But first, let me take a (cat) selfie
Educate veterinary clients to help you get to the bottom of cats' behavioral issues by taking advantage of their smartphones. Snapchat filters optional.
"Let's see if the Snapchat filter will recognize your face, Nibbler; you'd look so cute with the puppy ear filter!" (Photo: Shutterstock/Manintino)Just about everyone carries the best tool to help enrich their cat's lives in their pockets without even knowing it. According to Elizabeth Colleran, DVM, DABVP (feline practice), owner of Chico Hospital for Cats and Cat Hospital of Portland in Oregon, one of the simplest ways for veterinarians to investigate into a cat's behavioral and physical health problems outside of what they can see within the clinic is to use smartphones.
“If there is a health problem, we need a really good behavior history,” Dr. Colleran told attendees at a recent CVC. “After that, send them home with their smartphones and let them do the rest.”
With smartphones, veterinary clients are able to easily keep track of what their cat does and when they do it by taking notes, photos or videos to show to their veterinarian when they see them next.
“My cat is bored; he doesn't play with his toys anymore”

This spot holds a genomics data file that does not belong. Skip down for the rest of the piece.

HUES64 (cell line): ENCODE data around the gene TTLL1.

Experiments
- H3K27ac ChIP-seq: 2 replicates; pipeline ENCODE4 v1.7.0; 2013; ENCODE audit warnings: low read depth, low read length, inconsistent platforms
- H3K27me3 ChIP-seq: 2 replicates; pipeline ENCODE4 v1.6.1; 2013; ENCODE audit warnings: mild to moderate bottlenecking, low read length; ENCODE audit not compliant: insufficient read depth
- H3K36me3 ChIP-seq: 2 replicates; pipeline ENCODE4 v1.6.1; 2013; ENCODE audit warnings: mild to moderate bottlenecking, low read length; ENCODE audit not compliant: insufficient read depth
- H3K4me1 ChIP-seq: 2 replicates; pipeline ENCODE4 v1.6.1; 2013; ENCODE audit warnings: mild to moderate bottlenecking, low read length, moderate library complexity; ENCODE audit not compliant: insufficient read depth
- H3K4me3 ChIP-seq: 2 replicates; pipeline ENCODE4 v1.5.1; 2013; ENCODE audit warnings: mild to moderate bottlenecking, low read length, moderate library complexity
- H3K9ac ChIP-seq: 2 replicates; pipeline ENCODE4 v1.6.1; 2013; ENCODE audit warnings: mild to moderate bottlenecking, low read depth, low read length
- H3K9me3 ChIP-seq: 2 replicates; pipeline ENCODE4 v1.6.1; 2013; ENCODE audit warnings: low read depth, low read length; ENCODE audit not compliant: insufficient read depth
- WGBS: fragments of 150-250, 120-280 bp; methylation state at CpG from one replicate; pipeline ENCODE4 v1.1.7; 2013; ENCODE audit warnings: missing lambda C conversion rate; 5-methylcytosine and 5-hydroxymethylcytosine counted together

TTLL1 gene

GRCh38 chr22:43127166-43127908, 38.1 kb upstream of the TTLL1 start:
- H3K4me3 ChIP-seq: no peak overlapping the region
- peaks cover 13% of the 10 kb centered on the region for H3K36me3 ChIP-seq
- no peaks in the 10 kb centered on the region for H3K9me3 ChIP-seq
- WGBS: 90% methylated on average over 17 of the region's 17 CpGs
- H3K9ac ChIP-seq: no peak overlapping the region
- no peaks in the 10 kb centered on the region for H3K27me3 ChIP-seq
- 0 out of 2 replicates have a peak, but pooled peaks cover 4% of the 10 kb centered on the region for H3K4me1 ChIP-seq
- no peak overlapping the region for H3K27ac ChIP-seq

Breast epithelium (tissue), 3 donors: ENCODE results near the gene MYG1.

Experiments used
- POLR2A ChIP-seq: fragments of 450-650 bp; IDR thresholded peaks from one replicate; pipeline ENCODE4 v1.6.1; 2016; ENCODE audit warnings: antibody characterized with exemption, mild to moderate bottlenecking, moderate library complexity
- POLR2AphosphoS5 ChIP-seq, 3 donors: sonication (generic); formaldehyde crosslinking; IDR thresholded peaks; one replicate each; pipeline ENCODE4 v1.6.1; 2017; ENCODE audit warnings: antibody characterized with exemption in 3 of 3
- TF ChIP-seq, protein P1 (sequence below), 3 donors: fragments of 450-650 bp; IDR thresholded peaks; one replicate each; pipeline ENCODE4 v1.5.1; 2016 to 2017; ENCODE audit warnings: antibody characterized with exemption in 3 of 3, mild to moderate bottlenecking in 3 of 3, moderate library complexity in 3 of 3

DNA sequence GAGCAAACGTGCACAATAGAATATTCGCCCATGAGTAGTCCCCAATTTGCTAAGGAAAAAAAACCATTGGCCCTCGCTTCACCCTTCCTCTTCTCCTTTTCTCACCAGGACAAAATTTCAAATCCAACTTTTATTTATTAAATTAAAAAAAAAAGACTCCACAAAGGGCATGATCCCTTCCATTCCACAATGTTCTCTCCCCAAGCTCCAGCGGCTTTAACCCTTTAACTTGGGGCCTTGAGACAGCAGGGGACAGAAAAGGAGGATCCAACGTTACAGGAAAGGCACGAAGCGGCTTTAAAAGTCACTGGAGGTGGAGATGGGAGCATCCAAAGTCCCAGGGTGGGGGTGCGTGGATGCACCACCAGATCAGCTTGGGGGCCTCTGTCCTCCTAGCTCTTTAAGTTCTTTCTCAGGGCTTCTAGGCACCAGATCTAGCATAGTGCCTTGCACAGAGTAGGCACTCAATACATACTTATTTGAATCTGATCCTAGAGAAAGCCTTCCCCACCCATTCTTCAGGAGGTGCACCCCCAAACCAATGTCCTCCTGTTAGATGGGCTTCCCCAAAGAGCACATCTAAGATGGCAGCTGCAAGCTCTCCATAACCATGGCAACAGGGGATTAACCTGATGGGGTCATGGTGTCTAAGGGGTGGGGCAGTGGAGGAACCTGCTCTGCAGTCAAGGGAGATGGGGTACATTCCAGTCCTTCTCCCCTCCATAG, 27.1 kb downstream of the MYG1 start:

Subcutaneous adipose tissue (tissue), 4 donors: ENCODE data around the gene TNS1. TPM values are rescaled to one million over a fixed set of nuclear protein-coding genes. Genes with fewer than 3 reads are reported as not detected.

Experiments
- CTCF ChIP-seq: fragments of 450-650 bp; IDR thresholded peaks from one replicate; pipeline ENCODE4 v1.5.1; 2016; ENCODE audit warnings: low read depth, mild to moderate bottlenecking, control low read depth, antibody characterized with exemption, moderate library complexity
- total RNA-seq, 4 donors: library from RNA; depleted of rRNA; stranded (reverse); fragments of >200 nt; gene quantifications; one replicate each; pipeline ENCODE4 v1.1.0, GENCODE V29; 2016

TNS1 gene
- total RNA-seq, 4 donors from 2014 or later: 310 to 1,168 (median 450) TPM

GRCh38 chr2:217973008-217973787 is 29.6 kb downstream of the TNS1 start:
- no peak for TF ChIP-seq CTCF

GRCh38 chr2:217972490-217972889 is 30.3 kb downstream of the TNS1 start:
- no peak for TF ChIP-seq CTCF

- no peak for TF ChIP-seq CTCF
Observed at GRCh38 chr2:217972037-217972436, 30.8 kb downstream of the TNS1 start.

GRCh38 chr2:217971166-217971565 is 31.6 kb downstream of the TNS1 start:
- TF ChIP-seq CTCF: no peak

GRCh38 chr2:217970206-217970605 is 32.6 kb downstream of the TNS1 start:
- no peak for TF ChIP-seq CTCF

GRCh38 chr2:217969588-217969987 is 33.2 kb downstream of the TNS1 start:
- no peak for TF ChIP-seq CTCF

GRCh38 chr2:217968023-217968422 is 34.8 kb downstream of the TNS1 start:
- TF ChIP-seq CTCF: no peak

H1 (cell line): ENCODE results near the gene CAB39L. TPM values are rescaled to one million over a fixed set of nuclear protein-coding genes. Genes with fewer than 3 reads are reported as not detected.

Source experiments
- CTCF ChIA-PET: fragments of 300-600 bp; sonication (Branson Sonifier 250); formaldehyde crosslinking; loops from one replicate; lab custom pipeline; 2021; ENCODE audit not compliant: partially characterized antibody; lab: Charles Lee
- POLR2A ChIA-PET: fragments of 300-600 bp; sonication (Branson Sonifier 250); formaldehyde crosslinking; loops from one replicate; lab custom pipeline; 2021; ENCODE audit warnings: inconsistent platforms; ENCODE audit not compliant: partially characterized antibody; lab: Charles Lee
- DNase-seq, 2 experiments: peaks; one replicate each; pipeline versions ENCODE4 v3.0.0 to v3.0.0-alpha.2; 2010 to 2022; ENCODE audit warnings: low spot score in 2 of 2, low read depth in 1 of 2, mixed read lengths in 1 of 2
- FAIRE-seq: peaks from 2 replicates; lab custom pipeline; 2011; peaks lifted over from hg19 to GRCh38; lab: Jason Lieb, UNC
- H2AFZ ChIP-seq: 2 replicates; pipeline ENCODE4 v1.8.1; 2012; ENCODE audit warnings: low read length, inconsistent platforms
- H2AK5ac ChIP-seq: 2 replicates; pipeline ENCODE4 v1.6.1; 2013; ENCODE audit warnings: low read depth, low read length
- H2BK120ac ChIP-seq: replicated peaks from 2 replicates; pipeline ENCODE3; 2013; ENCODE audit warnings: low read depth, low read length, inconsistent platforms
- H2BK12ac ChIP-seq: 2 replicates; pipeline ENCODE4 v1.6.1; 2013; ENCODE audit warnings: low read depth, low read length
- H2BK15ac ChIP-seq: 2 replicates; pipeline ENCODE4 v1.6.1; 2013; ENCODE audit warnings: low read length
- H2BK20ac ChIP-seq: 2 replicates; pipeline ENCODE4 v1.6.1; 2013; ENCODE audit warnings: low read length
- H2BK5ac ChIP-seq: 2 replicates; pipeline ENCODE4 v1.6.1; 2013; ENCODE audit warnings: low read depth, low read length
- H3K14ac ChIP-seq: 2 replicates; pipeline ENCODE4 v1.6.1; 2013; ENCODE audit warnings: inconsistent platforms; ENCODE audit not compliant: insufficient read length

According to Dr. Colleran, cats don't particularly like toys that don't change when you beat them up. This goes back to their innate brain settings, the ones that drives the need to kill and eviscerate prey. Tell your clients that frustration and challenge are required in toys to instigate the hunting sequence. Dr. Colleran recommends toy feather teasers or food puzzles for cats that are more food-motivated. Plus, c'mon, they're fun to film cats playing with.
According to Dr. Colleran, smartphones are even more than user-friendly devices meant to enrich client's lives; they're also super helpful to enriching a cat's life as well. Taking photos and videos of pets is something that almost every pet owner does, and you can use this to your advantage by using the evidence from client's smartphones as an investigative tool.
Tell your clients to document everything along with the regularly scheduled photo shoots and video takes: Videos of feline patients interacting with one another, photos of where the litter box is, and anything else you think might be a potential threat to a specific patient's health.
“Many behaviors in cats are human-reaction dependent-if they don't get the response they want from you, they will change,” Dr. Colleran says. Understand who is living with the cat, the status of their relationship with the cat and any other factors that could go into a change in behavior with a feline client by looking at the evidence provided on the smartphone. And maybe watch some funny or cute videos as well, just for the heck of it.